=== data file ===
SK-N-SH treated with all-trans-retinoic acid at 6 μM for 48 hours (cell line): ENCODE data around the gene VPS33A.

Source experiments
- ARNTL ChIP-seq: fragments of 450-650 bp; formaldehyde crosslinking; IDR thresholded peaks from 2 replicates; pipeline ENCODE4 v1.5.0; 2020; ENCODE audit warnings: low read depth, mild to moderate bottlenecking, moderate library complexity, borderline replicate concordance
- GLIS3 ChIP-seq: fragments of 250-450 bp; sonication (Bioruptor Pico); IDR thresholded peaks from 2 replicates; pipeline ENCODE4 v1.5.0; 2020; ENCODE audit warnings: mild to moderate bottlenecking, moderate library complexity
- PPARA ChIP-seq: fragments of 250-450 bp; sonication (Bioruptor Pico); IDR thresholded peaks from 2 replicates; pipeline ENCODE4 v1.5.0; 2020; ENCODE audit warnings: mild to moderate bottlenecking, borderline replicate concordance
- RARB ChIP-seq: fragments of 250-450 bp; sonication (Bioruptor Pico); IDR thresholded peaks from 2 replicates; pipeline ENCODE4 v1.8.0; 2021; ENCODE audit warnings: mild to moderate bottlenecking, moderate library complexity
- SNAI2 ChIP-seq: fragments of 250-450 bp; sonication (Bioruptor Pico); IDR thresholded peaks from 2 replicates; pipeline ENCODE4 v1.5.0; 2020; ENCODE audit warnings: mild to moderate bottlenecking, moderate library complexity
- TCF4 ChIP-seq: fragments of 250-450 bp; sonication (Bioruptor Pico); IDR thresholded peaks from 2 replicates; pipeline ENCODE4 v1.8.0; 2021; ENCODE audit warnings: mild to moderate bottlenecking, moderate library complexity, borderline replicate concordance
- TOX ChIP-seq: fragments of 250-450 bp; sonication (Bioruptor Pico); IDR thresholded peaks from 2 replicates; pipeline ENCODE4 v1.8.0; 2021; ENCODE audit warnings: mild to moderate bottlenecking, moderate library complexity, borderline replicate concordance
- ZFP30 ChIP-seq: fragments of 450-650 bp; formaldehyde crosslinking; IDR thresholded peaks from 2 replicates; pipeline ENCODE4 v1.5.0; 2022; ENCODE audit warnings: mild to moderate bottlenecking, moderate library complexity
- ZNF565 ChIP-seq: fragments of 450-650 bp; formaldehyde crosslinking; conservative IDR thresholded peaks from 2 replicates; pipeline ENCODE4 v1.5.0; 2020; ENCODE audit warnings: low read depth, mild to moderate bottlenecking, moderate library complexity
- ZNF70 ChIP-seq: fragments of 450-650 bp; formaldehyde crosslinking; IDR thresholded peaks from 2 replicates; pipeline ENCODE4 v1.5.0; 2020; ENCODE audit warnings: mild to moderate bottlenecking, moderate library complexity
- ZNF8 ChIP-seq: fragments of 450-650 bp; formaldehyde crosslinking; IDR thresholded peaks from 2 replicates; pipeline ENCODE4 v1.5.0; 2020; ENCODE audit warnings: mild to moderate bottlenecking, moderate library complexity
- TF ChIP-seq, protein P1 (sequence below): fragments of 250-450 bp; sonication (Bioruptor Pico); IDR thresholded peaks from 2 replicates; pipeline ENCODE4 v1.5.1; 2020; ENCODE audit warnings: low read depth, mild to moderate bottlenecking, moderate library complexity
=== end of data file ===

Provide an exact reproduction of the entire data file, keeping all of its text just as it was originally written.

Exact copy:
SK-N-SH treated with all-trans-retinoic acid at 6 μM for 48 hours (cell line): ENCODE data around the gene VPS33A.

Source experiments
- ARNTL ChIP-seq: fragments of 450-650 bp; formaldehyde crosslinking; IDR thresholded peaks from 2 replicates; pipeline ENCODE4 v1.5.0; 2020; ENCODE audit warnings: low read depth, mild to moderate bottlenecking, moderate library complexity, borderline replicate concordance
- GLIS3 ChIP-seq: fragments of 250-450 bp; sonication (Bioruptor Pico); IDR thresholded peaks from 2 replicates; pipeline ENCODE4 v1.5.0; 2020; ENCODE audit warnings: mild to moderate bottlenecking, moderate library complexity
- PPARA ChIP-seq: fragments of 250-450 bp; sonication (Bioruptor Pico); IDR thresholded peaks from 2 replicates; pipeline ENCODE4 v1.5.0; 2020; ENCODE audit warnings: mild to moderate bottlenecking, borderline replicate concordance
- RARB ChIP-seq: fragments of 250-450 bp; sonication (Bioruptor Pico); IDR thresholded peaks from 2 replicates; pipeline ENCODE4 v1.8.0; 2021; ENCODE audit warnings: mild to moderate bottlenecking, moderate library complexity
- SNAI2 ChIP-seq: fragments of 250-450 bp; sonication (Bioruptor Pico); IDR thresholded peaks from 2 replicates; pipeline ENCODE4 v1.5.0; 2020; ENCODE audit warnings: mild to moderate bottlenecking, moderate library complexity
- TCF4 ChIP-seq: fragments of 250-450 bp; sonication (Bioruptor Pico); IDR thresholded peaks from 2 replicates; pipeline ENCODE4 v1.8.0; 2021; ENCODE audit warnings: mild to moderate bottlenecking, moderate library complexity, borderline replicate concordance
- TOX ChIP-seq: fragments of 250-450 bp; sonication (Bioruptor Pico); IDR thresholded peaks from 2 replicates; pipeline ENCODE4 v1.8.0; 2021; ENCODE audit warnings: mild to moderate bottlenecking, moderate library complexity, borderline replicate concordance
- ZFP30 ChIP-seq: fragments of 450-650 bp; formaldehyde crosslinking; IDR thresholded peaks from 2 replicates; pipeline ENCODE4 v1.5.0; 2022; ENCODE audit warnings: mild to moderate bottlenecking, moderate library complexity
- ZNF565 ChIP-seq: fragments of 450-650 bp; formaldehyde crosslinking; conservative IDR thresholded peaks from 2 replicates; pipeline ENCODE4 v1.5.0; 2020; ENCODE audit warnings: low read depth, mild to moderate bottlenecking, moderate library complexity
- ZNF70 ChIP-seq: fragments of 450-650 bp; formaldehyde crosslinking; IDR thresholded peaks from 2 replicates; pipeline ENCODE4 v1.5.0; 2020; ENCODE audit warnings: mild to moderate bottlenecking, moderate library complexity
- ZNF8 ChIP-seq: fragments of 450-650 bp; formaldehyde crosslinking; IDR thresholded peaks from 2 replicates; pipeline ENCODE4 v1.5.0; 2020; ENCODE audit warnings: mild to moderate bottlenecking, moderate library complexity
- TF ChIP-seq, protein P1 (sequence below): fragments of 250-450 bp; sonication (Bioruptor Pico); IDR thresholded peaks from 2 replicates; pipeline ENCODE4 v1.5.1; 2020; ENCODE audit warnings: low read depth, mild to moderate bottlenecking, moderate library complexity